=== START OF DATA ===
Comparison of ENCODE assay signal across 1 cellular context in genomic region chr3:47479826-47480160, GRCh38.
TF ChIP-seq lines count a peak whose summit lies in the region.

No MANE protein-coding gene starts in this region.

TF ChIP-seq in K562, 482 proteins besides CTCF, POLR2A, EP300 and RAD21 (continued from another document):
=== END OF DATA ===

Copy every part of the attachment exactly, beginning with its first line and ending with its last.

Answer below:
Comparison of ENCODE assay signal across 1 cellular context in genomic region chr3:47479826-47480160, GRCh38.
TF ChIP-seq lines count a peak whose summit lies in the region.

No MANE protein-coding gene starts in this region.

TF ChIP-seq in K562, 482 proteins besides CTCF, POLR2A, EP300 and RAD21 (continued from another document):